Trump Budget Cedes U.S. Global Leadership in Clean-Energy Innovation

May 24, 2017

WASHINGTON—The Information Technology and Innovation Foundation (ITIF), the top-ranked U.S. science and technology think tank, today released the following statement from David Hart, ITIF senior fellow, on the Trump administration’s budget proposal for fiscal year 2018:

The administration’s proposed cuts to clean-energy innovation programs represent not just a repudiation of scientific consensus and bad environmental policy, but also an enormous lost opportunity for job creation and economic growth. If the United States fails to accelerate its progress toward cheaper, cleaner energy, then it will lose its leadership position in the burgeoning global clean-energy market—valued at over $300 billion globally in 2015. The administration’s budget proposal, if enacted, would also raise the odds that costly and heavy-handed regulatory and tax responses will be needed in the future. It ignores biases in energy markets that favor incumbent fossil fuels and discounts the complementary nature of public and private investment in the creation of cleaner, cheaper ways to supply and manage energy.

ITIF highlighted several critical programs that would be particularly damaging to cut as the administration has proposed:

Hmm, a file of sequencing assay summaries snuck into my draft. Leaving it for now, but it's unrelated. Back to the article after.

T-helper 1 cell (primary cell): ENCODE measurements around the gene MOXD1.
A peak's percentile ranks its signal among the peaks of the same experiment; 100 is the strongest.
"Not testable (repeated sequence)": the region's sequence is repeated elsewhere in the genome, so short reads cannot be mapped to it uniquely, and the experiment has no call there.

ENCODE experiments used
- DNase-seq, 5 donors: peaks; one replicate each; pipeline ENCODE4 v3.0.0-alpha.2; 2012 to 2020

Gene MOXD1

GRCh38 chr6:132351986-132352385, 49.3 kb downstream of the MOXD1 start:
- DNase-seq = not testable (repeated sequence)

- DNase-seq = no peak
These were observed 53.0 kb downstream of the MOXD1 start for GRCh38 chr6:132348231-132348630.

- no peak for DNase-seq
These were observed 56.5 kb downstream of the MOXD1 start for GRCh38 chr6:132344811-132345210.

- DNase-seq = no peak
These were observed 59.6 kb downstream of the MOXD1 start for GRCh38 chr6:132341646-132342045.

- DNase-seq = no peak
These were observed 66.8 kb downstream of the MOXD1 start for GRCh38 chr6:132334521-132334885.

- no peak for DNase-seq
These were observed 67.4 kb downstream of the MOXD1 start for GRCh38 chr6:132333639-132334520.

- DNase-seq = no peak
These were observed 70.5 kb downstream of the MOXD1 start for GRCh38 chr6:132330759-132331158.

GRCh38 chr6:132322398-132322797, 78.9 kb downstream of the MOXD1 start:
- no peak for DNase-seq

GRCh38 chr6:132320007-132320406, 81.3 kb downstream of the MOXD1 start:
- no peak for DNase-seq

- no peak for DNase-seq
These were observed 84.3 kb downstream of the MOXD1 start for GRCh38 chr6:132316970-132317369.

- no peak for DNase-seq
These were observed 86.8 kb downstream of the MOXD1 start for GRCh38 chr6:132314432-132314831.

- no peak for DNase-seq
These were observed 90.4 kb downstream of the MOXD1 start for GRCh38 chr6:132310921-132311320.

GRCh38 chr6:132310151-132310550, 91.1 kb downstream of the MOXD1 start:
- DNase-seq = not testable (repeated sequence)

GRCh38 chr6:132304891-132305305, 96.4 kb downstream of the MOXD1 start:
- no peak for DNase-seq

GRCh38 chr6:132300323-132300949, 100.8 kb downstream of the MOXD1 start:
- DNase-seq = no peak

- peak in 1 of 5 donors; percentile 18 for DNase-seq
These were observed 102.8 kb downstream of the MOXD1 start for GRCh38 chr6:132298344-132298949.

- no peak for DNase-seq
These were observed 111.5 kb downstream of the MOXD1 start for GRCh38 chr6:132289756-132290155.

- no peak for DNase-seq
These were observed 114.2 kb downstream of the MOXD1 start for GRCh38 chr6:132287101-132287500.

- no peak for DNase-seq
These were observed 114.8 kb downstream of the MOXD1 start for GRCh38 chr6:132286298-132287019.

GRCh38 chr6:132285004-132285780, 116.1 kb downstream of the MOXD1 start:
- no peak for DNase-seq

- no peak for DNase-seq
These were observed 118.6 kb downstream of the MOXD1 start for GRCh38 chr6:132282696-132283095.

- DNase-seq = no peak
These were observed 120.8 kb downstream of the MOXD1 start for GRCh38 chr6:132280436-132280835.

ARPA-E: Modeled after the highly successful Defense Advanced Research Projects Agency (DARPA), ARPA-E supports energy innovators who are developing technologies that will solve critical real-world problems in transportation, electricity, buildings, and other sectors. It fills an essential role in the energy innovation system: funding start-ups to the point that private investors can take their ideas to scale. Since the agency’s founding in 2009, 74 teams that it has funded have raised more than $1.8 billion in follow-on funding. The administration’s proposed elimination of ARPA-E would leave promising projects to wither on the vine or to migrate overseas where competitor nations will reap their benefits.

National Laboratories: DOE’s national laboratory system was founded to support the Manhattan Project during World War II and includes such iconic institutions as Argonne, Lawrence Berkeley, and Oak Ridge National Laboratories. These labs are unique concentrations of technical capabilities that support multidisciplinary research on national problems and maintain large-scale scientific facilities used by researchers throughout academia and industry. The administration’s proposal to cut 60 percentfrom DOE’s energy programs would decimate this system.*

Clean Energy Manufacturing Institutes: Advanced manufacturing is a vital economic activity for the United States, driving innovation and exports. The Manufacturing USA institutes fill a key gap in the innovation ecosystem, linking academic research to industry needs and fostering workforce development in support of regional economic growth. DOE currently supports five of these institutes, among them the Institute for Advanced Composite Materials in Knoxville, Tennessee, and Power America in Raleigh, North Carolina. DOE investments in the institutes, which have been more than matched by private and state investments, would be eliminated under the president’s proposed budget.

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* Includes renewables and efficiency, nuclear, fossil, grid research, and ARPA-E, compared to FY17 omnibus, as calculated by AAAS on May 23, 2017,

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Trump Budget Cedes U.S. Global Leadership in Clean-Energy Innovation